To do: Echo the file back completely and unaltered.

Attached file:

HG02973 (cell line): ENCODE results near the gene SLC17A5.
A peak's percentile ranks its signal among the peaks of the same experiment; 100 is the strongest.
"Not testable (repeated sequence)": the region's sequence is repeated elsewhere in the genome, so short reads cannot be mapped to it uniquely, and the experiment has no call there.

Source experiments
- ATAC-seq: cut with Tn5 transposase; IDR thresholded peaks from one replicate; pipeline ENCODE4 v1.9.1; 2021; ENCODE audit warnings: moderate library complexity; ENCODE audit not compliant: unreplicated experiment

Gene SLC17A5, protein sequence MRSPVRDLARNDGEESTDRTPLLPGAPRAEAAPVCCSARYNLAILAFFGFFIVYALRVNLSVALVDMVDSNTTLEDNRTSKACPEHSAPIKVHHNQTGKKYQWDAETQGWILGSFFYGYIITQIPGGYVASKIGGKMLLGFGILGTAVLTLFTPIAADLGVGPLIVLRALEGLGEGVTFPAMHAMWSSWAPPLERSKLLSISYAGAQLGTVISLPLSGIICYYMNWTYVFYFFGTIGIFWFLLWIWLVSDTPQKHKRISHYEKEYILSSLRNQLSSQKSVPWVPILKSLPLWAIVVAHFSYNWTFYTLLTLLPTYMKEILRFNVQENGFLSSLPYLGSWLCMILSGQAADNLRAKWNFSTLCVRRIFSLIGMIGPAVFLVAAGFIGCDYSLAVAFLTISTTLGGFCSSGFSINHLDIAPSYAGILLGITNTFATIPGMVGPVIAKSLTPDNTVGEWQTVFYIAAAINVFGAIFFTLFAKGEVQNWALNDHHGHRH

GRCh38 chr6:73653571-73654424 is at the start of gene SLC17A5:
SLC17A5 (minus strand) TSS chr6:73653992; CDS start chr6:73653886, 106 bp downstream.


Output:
HG02973 (cell line): ENCODE results near the gene SLC17A5.
A peak's percentile ranks its signal among the peaks of the same experiment; 100 is the strongest.
"Not testable (repeated sequence)": the region's sequence is repeated elsewhere in the genome, so short reads cannot be mapped to it uniquely, and the experiment has no call there.

Source experiments
- ATAC-seq: cut with Tn5 transposase; IDR thresholded peaks from one replicate; pipeline ENCODE4 v1.9.1; 2021; ENCODE audit warnings: moderate library complexity; ENCODE audit not compliant: unreplicated experiment

Gene SLC17A5, protein sequence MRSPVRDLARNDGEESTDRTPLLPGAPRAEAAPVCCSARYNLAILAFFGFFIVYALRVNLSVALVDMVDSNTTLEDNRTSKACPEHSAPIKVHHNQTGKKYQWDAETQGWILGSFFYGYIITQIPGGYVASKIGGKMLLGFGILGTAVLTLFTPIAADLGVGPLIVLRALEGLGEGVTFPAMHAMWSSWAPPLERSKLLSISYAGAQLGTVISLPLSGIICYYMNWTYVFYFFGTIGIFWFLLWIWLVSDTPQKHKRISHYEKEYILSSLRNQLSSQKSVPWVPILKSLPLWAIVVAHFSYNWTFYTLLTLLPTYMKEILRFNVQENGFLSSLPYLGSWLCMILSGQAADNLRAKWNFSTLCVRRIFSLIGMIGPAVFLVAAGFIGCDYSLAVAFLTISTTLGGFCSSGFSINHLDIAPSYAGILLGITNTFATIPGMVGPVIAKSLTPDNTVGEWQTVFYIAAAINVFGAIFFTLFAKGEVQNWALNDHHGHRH

GRCh38 chr6:73653571-73654424 is at the start of gene SLC17A5:
SLC17A5 (minus strand) TSS chr6:73653992; CDS start chr6:73653886, 106 bp downstream.